Big Moo: Stop Trying to Be Perfect and Start Being Remarkable

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Overview

Most organizations are stuck in a rut. On one hand, they understand all the good things that will come with growth. On the other, they’re petrified that growth means change, and change means risk, and risk means death. Nobody wants to screw up and ruin a good thing, so most companies (and individuals) just keep trying to be perfect at the things they’ve always done.

In 2003, Seth Godin’s Purple Cow challenged organizations to become remarkable—to drive growth by standing out in ...

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The Big Moo: Stop Trying to Be Perfect and Start Being Remarkable

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Overview

Most organizations are stuck in a rut. On one hand, they understand all the good things that will come with growth. On the other, they’re petrified that growth means change, and change means risk, and risk means death. Nobody wants to screw up and ruin a good thing, so most companies (and individuals) just keep trying to be perfect at the things they’ve always done.

In 2003, Seth Godin’s Purple Cow challenged organizations to become remarkable—to drive growth by standing out in a world full of brown cows. It struck a huge chord and stayed on the Business-Week bestseller list for nearly two years. You can hear countless brainstorming meetings where people refer to purple cows and say things like, “That’s not good enough. We need to create a big moo!”

But how do you create a big moo—an insight so astounding that people can’t help but remark on it, like digital TV recording (TiVo) or overnight shipping (FedEx), or the world’s best vacuum cleaner (Dyson)? Godin worked with thirty-two of the world’s smartest thinkers to answer this critical question. And the team—with the likes of Tom Peters, Malcolm Gladwell, Guy Kawasaki, Mark Cuban, Robyn Waters, Dave Balter, Red Maxwell, and Randall Rothenberg on board—created an incredibly useful book that’s fun to read and perfect for groups to share, discuss, and apply.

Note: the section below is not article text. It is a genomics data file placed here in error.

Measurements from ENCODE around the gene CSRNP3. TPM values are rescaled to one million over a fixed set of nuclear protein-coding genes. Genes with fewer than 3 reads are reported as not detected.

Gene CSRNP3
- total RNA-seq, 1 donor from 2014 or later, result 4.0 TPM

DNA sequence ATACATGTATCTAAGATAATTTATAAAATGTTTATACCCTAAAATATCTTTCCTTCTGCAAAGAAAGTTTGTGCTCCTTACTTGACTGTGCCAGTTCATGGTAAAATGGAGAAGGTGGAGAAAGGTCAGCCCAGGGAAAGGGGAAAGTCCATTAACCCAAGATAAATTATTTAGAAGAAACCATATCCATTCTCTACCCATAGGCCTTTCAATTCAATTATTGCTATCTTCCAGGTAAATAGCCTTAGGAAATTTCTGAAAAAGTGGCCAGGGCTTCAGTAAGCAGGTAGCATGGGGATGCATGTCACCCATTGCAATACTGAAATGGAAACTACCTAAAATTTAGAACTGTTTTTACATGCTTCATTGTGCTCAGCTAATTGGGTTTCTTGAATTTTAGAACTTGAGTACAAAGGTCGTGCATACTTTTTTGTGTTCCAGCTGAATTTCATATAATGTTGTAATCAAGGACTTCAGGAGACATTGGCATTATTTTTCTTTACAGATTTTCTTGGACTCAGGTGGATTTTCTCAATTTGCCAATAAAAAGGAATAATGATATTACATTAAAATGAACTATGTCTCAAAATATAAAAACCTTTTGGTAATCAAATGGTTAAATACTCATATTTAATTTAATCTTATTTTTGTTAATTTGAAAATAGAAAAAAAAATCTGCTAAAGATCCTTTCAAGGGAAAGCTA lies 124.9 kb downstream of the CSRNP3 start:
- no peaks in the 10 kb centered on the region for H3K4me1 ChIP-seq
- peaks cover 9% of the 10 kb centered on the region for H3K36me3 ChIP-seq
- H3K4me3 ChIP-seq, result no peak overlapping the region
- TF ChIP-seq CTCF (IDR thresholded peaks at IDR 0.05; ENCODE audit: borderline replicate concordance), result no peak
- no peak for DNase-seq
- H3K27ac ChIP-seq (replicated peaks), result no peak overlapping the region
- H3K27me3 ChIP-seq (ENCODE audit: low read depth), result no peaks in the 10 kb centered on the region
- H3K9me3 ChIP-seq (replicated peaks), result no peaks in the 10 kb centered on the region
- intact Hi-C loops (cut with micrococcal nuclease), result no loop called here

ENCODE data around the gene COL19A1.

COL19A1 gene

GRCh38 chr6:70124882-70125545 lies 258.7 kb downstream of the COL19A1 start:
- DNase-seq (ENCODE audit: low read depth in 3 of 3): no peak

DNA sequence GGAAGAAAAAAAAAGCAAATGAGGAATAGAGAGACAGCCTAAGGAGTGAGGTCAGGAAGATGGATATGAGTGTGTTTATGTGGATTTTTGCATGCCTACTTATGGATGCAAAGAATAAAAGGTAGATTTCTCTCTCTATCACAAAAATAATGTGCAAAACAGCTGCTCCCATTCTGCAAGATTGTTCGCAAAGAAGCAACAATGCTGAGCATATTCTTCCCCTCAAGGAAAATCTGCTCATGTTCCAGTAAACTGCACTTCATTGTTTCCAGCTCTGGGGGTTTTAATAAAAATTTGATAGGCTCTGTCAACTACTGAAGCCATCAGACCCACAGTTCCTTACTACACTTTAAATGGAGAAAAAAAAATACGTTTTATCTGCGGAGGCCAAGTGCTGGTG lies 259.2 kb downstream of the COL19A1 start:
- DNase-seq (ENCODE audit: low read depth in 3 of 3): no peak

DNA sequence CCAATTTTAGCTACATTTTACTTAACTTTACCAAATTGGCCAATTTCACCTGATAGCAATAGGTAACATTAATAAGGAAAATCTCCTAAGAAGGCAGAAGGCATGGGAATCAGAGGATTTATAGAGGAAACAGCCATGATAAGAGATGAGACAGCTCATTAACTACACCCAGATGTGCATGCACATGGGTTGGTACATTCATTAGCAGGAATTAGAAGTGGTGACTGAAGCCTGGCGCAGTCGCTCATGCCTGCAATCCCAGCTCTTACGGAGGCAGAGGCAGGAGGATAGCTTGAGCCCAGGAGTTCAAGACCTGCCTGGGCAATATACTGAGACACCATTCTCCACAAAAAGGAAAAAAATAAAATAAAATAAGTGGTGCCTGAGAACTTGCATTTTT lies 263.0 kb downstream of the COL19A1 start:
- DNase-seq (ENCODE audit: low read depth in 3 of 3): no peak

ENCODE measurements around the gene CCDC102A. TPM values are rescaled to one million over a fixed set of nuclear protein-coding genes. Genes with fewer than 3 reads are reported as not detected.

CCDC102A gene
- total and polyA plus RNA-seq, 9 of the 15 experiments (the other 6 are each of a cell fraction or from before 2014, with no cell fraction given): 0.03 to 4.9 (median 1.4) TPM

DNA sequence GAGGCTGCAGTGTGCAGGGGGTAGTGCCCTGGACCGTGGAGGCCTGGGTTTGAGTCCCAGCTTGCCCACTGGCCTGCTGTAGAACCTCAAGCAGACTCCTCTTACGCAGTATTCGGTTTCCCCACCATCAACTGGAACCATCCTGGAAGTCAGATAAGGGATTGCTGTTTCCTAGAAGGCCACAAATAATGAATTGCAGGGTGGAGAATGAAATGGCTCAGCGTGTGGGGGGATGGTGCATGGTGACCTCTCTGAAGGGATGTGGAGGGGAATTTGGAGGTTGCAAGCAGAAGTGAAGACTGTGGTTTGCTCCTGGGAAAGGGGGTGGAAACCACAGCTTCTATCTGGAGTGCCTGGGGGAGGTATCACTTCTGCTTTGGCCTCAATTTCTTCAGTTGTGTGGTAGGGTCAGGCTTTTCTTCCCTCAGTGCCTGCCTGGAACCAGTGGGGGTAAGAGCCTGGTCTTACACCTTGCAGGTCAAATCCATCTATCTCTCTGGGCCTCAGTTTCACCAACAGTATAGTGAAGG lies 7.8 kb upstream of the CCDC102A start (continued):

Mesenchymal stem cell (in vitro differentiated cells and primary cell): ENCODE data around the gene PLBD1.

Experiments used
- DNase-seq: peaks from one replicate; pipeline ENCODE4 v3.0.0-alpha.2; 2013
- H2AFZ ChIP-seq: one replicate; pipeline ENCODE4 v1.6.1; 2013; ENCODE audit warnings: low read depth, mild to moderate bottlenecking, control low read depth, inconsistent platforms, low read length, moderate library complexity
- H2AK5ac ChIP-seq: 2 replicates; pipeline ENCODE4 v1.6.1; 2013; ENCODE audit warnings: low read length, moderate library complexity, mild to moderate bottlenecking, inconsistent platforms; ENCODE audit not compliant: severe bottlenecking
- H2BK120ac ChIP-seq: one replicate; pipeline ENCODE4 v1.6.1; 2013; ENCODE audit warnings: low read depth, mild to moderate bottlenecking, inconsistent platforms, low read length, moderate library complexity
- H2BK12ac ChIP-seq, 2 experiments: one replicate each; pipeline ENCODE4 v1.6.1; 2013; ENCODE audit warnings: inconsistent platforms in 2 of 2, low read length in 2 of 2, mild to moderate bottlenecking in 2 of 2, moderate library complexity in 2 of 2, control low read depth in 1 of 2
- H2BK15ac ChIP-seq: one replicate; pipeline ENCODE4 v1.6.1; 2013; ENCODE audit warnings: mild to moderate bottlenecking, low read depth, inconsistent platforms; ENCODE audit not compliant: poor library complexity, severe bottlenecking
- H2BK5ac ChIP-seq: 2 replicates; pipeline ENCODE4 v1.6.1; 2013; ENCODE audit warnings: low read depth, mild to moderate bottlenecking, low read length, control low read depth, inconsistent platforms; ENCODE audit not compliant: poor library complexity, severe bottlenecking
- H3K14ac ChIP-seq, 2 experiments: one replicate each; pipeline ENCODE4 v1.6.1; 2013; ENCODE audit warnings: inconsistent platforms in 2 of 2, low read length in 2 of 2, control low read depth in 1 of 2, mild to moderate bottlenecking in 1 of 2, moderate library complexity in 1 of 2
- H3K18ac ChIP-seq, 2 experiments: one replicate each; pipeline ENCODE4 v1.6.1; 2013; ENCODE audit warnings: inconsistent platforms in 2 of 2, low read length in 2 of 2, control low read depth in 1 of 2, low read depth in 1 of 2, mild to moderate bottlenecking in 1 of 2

The Big Moo is a simple book in the tradition of Fish and Don’t Sweat the Small Stuff. Instead of lecturing you, it tells stories that stick to your ribs and light your fire. It will help you to create a culture that consistently delivers remarkable innovations.

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Editorial Reviews

Soundview Executive Book Summaries
Marketing guru Seth Godin has gathered the talents of 33 professionals who know how to create remarkable things into The Big Moo. Based on the idea that the only way to grow is to be remarkable, Tom Peters, Malcolm Gladwell, Guy Kawasaki, Mark Cuban and many others contribute their take on overcoming the barriers to becoming remarkable and persuading others to make it happen. Topics covered include using time, Harry Houdini's ability to draw a crowd, 11 ways to fail, 10 things smart startups know, and making money with garlic. Copyright © 2006 Soundview Executive Book Summaries
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Product Details

  • ISBN-13: 9781591841036